November 5, 2014
The Medicaid gifting rules in Washington State are being affected by major changes.
These changes will have an important impact on Elder Law practices whenever a client seeks to obtain assistance in paying for long-term care, and gifting to help set aside resources (assets) seems to be a desirable consideration.
Since 2006, the penalty period assessed when a client (or spouse) has made gifts to qualify for Medicaid has involved adding together all gifts made over the previous five years and dividing by the average cost of nursing home care to obtain the penalty period in months.
After making a gift (for example, from a parent to a child), an applicant would then be under resource limits and could apply for Medicaid.
If the program found the applicant eligible but for the gift, a penalty period would be assessed.
After the penalty period, the applicant could reapply and begin to receive assistance.
In many cases, this would only be an option if the recipient of the gift (the child) used some of the gifted funds to help pay for the care received by the maker of the gift (the parent) during the penalty period.
This would often not work out for institutional care, since the payments for care would likely exhaust the gifted funds before eligibility could start.
But it could sometimes work for alternative care, and some gifted funds might be left over to pay for the parent’s needs in the future.
However, these rules have been changed for 2013-2014. By emergency rule on September 30, 2013, the Health Care Authority (HCA) revised the Washington Administrative Code (WAC) to state that if gifted funds were used to help pay for an applicant’s care during a penalty period, a “constructive trust” had been established and no gift had been made.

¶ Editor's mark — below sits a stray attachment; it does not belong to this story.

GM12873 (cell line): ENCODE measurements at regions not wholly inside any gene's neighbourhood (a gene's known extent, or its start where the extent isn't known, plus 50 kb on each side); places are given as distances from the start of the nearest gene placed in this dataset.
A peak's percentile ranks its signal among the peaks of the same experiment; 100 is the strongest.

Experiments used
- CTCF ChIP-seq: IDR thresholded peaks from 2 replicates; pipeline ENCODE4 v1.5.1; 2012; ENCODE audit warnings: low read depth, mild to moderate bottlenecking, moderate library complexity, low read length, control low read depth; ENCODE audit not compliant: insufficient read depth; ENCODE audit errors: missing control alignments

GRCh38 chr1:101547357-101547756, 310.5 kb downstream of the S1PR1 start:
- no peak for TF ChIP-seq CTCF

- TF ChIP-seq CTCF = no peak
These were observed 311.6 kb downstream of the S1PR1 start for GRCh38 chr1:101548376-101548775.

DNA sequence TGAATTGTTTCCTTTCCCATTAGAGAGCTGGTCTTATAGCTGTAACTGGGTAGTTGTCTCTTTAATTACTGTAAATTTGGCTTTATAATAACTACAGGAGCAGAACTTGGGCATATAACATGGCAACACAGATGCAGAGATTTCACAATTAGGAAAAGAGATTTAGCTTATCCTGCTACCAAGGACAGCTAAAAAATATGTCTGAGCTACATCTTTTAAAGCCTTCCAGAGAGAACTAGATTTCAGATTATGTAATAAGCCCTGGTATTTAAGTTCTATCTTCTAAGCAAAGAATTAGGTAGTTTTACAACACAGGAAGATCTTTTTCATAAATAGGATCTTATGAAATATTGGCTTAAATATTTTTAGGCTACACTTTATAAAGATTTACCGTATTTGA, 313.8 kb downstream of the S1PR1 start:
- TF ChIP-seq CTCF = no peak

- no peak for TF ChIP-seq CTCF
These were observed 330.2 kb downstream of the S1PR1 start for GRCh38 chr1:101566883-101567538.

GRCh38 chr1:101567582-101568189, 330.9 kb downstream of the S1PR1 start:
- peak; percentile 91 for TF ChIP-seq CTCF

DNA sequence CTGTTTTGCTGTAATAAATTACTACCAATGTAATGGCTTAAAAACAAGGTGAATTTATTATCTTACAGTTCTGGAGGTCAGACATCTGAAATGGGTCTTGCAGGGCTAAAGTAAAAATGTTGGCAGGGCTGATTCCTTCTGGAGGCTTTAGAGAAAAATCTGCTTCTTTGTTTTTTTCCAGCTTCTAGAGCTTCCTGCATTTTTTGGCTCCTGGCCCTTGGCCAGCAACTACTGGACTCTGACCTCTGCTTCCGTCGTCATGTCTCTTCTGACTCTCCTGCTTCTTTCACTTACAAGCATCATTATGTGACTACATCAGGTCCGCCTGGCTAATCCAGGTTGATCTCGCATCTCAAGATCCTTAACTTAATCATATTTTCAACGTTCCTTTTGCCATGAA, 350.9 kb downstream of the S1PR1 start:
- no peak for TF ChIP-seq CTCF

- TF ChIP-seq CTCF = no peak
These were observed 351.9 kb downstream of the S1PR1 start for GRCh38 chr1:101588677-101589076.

This change was based on the results of two Fair Hearings that established this principle.
It was then decided by the HCA that more detail was required for the rule changes. The changes were deleted by further rule change on March 14, 2014.
New materials are now being prepared under a notice of rule-making dated May 15, 2014, to expand on the explanation of these changes.
At present, the “constructive trust” rule revisions are pending.
However, the HCA has taken the position that the change is adequately supported by other WAC sections, and remains in effect.
Related federal requirements also appear in the State Medicaid Manual prepared by the Center for Medicare and Medicaid Services (CMS).
Under the new rule interpretation, gifts can only be made—to set aside some funds—if the cost of care of the applicant (the parent) is less than the income of the parent, so none of the gifted funds are used to help pay for care.
In some alternative care situations, this may be the case. Otherwise, the new rules largely prevent the use of gifting as part of the application process.
There have been some further suggestions by HCA that all gifting might be considered exploitation of a vulnerable adult, which would likely end all types of gifting transfers.
More on Elder Law in Washington may be found in the “Elder Law” volumes of Washington Practice by Cheryl and Ferd Mitchell: Washington Elder Law and Practice (Vol. 26), the associated Elder Law Handbook (Vol. 26A), and the Washington Probate volume (Vol. 26B). These materials are available at www.legalsolutions.thomsonreuters.com under the tag Mitchell and Mitchell elder law. Additional updates may also be found on this blog under the tag Washington Elder Law Practice Reports.